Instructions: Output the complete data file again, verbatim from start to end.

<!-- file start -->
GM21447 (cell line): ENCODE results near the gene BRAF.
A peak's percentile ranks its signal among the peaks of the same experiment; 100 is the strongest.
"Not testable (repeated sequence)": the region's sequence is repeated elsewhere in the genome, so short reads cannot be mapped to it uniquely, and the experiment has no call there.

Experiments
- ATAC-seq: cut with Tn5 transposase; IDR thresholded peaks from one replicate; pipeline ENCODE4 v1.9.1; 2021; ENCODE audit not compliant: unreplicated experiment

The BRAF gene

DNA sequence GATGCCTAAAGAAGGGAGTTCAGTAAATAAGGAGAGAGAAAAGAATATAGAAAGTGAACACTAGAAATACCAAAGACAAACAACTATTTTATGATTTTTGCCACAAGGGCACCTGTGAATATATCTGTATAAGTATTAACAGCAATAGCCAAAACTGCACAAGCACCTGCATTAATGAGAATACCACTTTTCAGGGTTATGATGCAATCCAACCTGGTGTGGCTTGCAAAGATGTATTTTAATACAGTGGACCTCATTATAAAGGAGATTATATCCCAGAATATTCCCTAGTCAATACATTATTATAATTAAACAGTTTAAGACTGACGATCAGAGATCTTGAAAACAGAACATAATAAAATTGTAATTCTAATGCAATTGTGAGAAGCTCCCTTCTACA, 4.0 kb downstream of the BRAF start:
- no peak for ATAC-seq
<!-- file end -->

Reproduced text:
GM21447 (cell line): ENCODE results near the gene BRAF.
A peak's percentile ranks its signal among the peaks of the same experiment; 100 is the strongest.
"Not testable (repeated sequence)": the region's sequence is repeated elsewhere in the genome, so short reads cannot be mapped to it uniquely, and the experiment has no call there.

Experiments
- ATAC-seq: cut with Tn5 transposase; IDR thresholded peaks from one replicate; pipeline ENCODE4 v1.9.1; 2021; ENCODE audit not compliant: unreplicated experiment

The BRAF gene

DNA sequence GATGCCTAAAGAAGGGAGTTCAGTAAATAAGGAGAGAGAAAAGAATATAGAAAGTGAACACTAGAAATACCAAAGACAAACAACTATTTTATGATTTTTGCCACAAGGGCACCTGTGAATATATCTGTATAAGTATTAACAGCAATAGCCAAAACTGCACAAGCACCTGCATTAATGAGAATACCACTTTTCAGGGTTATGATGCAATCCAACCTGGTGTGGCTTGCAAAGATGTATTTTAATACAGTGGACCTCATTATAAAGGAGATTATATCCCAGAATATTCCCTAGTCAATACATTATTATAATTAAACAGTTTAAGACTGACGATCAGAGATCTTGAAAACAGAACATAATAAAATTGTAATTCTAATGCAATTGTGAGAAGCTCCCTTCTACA, 4.0 kb downstream of the BRAF start:
- no peak for ATAC-seq